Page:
Psilocybin, psilocin and other indole derivatives
are well known as hallucinogens affecting the seratonergic system in the brain. Onset of symptoms usually begins within an hour of ingestion and lasts up to 4 to 8 hours. Effects are primarily psychological or perceptual, including heightened color perception, emotional effects ranging from ecstasy to anxiety, and sometimes hallucinations or delusions. Treatment involves mainly observation and assurance that the effects are temporary.  In rare instances severe reactions, seizures, high fever, and death have been reported. There have been efforts to incorporate them back into mainstream medical research as treatment for addiction and anxiety with some encouraging results. The mushrooms involved include about 20 species of Psilocybe and at least three Gymnopilus species, with trace amounts in others.

Prompt kidney damage due to an unknown toxin, possibly allenic norleucine or the compound chlorocrotylglycine, has caused numerous poisonings in the Pacific Northwest due to Amanita smithiana (Smith’s Amanita) that is mistaken for the popular Tricholoma magnivelare (Matsutake). These mushrooms are not found in our area.

is a toxin known to produce symptoms of increased heart rate, palpitations, nausea, tingling, flushing, and headache that is precipitated by alcohol consumption occurring a few minutes to two hours or rarely as long as five days after ingesting the offending mushroom. Coprine generates a metabolite that inhibits acetaldehyde dehydrogenase. It is called a disulfiram-like reaction because it is similar to the effects of the drug Antabuse used for the treatment of alcoholism.  Coprinopsis atramentaria (alcohol inky)  is the main culprit.  There are other reported alcohol-induced syndromes not caused by coprine that cause gastrointestinal distress that may have a delay of up to five hours after alcohol ingestion. Coprinus comatus (shaggy mane), Clitocybe clavipes (club-footed Clitocybe), Pholiota squarrosa (scaly Pholiota), Pleurotus ostreatus (oyster mushroom), and morels have been incriminated. The cause of this association, if real and not just coincidence, is unknown.

Miscellaneous toxico-syndromes have been reported. Bolesatine produced by some boletes e.g. Boletus satanas (devil’s bolete), is a glycoprotein that inhibits protein synthesis at the ribosome.  Hematolysins that affect red blood cells include phallolysin by Amanita phalloides, rubescelysin by Amanita rubescens (blusher), and ostreolysin by Pleurotus ostreatus. These hemolysins have not caused major problems as they are not heat stable and are quickly degradable in moderate acidic conditions. Cardio toxins include flammutoxin by Flammulina velutipes (velvet foot), and volvatoxin by Volvariella volvacae (straw mushroom). Tricholoma equestre (canary trich) has been mentioned as a possible cause of muscle breakdown, rhabdomyolysis associated with cardiac and respiratory complications, leading to death in an outbreak in France. Erythromelalgia syndrome involving maldistribution of blood flow, resulting in painful flushing of the hands, feet and nose has been reported one week after ingesting certain Clitocybe species in Europe and Asia. It is thought to be caused by acromelic acid and can last for months. Hapalopilus nidulans (tender nesting polypore) and Pleurocybella porrigens (angel’s wings) have been reported to cause encephalopathy and kidney damage, possibly caused by polyporic acid. Simply handling certain mushrooms, most notably Suillus americanus (slippery jack), can cause a rash similar to poison ivy in sensitive individuals, and dermatitis has been reported after consuming raw or undercooked Lentinula edodes (shiitake), believed to be caused by the polysaccharide lentinan. Laetiporus sulpherous (chicken of the woods) was reported to cause hallucinations, nausea, vomiting and ataxia when eaten raw by a child. Lycoperdon-associated pneumonitis is thought to be an immune reaction causing the broncheoalveolar allergic syndrome seen after inhaling spores of some puffball species. An immune-hemolytic syndrome may occur after ingestion of Paxillus involutus (poison pax), presenting with gastrointestinal symptoms within three hours of ingestion, followed by an acute hemolytic anemia with hemoglobinuria and renal failure.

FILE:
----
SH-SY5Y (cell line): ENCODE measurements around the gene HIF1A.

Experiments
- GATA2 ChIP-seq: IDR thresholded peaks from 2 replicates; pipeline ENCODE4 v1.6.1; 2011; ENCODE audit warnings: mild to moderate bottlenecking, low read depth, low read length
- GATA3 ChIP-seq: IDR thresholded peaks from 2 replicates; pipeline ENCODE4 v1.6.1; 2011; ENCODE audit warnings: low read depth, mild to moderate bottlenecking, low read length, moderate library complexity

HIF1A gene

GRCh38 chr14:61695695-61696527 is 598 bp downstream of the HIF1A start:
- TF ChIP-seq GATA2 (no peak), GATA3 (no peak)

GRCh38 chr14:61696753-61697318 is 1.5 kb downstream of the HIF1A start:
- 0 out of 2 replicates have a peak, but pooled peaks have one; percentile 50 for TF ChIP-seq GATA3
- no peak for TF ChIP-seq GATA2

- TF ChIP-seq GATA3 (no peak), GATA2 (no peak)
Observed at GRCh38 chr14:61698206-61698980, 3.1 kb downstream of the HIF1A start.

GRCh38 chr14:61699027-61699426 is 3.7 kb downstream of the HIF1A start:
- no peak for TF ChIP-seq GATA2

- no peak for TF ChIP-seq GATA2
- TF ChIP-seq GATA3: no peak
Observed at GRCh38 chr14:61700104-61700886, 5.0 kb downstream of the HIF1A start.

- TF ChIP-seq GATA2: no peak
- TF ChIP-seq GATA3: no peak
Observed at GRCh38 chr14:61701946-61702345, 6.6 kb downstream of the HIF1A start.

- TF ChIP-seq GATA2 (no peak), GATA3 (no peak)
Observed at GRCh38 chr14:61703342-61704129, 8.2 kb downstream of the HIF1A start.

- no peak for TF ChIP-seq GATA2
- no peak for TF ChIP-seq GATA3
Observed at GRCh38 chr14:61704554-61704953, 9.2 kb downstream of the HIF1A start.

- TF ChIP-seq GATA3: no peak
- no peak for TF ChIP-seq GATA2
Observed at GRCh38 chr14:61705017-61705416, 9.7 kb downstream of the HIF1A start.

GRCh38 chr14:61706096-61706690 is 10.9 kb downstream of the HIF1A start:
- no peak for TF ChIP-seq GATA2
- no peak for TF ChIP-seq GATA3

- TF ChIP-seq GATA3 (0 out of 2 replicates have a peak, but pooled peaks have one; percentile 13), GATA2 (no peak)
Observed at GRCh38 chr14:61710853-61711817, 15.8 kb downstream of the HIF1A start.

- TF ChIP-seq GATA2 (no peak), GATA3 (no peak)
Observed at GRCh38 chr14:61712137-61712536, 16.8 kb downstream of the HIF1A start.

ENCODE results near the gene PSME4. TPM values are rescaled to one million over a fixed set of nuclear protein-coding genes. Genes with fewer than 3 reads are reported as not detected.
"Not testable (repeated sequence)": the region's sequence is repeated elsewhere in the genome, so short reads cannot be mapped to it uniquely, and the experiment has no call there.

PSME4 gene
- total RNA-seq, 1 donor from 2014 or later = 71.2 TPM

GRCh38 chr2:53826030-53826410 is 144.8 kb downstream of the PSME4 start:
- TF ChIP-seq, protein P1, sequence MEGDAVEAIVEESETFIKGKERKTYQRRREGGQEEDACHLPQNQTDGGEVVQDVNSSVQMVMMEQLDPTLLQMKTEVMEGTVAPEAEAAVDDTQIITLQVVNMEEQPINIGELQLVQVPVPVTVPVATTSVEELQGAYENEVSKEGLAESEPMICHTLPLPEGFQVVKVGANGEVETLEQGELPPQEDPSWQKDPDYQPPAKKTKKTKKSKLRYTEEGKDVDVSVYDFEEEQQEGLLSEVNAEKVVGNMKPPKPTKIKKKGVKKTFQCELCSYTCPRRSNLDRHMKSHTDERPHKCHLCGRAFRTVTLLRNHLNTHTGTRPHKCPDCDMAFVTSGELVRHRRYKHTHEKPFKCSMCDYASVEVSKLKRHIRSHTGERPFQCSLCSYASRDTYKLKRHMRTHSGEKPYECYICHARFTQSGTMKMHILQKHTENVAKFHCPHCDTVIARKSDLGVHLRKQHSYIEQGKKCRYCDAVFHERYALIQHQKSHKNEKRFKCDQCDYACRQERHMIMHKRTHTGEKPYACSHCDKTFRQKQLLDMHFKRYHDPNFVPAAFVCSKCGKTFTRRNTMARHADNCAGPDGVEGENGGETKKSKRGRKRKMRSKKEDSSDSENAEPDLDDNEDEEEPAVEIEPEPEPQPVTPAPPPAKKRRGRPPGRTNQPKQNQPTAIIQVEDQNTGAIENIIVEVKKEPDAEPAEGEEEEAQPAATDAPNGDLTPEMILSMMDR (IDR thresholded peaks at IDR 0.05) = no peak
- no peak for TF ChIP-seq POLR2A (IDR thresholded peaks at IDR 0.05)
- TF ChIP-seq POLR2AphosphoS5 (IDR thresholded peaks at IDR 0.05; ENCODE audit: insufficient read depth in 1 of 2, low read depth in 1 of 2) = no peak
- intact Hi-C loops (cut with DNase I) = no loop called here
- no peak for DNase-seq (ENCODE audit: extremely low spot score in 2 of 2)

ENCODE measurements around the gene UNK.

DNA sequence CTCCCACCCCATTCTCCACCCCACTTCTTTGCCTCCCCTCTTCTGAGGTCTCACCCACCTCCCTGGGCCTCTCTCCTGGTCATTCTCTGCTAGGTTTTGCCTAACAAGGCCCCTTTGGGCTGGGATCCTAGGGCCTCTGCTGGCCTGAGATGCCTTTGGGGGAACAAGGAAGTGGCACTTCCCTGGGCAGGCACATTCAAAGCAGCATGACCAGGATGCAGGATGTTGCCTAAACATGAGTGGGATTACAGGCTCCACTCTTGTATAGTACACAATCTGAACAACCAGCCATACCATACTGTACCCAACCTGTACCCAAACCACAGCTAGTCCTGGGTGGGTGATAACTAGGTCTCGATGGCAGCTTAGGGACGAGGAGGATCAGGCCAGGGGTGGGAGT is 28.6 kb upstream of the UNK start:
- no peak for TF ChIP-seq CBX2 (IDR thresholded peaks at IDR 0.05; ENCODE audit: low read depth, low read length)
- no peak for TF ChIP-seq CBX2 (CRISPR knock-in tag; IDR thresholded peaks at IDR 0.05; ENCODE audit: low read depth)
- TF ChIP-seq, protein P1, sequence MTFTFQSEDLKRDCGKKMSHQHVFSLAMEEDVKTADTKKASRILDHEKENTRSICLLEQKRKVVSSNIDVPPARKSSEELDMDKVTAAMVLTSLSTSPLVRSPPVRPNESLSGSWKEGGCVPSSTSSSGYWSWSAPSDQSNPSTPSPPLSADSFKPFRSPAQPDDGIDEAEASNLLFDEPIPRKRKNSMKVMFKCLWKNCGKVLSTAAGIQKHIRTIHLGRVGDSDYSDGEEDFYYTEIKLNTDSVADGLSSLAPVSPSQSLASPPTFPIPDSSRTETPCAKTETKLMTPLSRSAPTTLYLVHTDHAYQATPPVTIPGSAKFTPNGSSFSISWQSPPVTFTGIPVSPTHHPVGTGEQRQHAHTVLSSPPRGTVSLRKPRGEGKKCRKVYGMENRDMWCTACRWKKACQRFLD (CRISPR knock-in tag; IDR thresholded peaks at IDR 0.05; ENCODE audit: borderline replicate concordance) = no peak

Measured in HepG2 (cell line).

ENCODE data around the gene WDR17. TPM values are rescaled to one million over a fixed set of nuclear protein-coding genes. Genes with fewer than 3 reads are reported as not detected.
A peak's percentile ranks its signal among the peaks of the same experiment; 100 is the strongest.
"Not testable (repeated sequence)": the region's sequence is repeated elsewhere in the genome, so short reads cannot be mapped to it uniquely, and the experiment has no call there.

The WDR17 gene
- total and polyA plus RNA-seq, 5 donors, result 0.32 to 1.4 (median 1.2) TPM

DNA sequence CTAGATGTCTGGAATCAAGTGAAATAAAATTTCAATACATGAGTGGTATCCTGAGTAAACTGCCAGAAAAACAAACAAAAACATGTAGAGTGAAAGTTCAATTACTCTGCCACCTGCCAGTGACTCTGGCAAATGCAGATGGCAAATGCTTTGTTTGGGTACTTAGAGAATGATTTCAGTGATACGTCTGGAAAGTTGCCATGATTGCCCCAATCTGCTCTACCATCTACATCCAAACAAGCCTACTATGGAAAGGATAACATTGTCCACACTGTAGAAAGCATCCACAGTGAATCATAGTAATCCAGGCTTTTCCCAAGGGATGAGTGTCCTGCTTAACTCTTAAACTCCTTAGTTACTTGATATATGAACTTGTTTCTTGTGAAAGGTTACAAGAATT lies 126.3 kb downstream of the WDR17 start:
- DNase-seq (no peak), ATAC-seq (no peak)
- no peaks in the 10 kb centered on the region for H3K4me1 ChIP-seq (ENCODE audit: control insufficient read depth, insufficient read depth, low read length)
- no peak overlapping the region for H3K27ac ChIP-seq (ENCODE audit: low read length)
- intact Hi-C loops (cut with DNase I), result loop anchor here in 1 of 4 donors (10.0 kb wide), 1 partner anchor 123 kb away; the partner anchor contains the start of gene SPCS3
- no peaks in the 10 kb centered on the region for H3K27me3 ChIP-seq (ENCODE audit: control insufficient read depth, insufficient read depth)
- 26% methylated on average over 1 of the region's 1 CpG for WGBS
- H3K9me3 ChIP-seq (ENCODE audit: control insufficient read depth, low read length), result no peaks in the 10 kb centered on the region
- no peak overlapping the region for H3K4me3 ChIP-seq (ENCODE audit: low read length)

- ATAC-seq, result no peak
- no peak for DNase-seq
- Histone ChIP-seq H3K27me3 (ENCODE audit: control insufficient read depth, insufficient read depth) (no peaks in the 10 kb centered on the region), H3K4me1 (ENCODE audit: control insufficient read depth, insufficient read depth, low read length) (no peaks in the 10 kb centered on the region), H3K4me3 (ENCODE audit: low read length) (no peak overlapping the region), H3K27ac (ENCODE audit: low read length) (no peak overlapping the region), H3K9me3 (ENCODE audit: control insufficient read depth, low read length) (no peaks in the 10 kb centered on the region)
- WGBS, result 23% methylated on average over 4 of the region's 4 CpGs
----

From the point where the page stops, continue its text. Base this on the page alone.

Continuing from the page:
This is not a complete list of toxins and syndromes from poisoning. There are many others that are not known. It is not intended for medical advice.  It does give you a starting point for thinking about what things to avoid. Some people can have adverse idiosyncratic reactions to “harmless” mushrooms and some have adverse reactions to species that previously gave no trouble. One person may be poisoned by a mushroom that has no effect on another. There is also the chance of psychosomatic symptoms. Mushrooms are unpredictable. Some species are poisonous only when eaten raw, or during certain stages of maturing or season or in a particular geographic area or environment.

No doubt mushroom toxicity is an important concern when eating wild mushrooms. But there are some basic rules to follow. Since most of the fatalities occur in the amatoxin group, know how to identify them well.

  • Avoid eating Amanita
  • Don’t eat any little brown mushrooms (LBM’s).
  • Don’t eat any mushrooms that look spoiled or rotten.
  • The first time eating a new species take only a small test amount with no alcohol.
  • Avoid eating raw mushrooms.
  • Watch for possible contamination of mushrooms from environmental pesticides or herbicides.

There are certainly pitfalls, but by following common sense rules like “when in doubt, throw it out”, by educating ourselves regarding the major species offenders, and by ingesting in moderation only those mushrooms we have repeatedly identified with certainty, we should be able to stay away from any major troubles.

First published February 2018.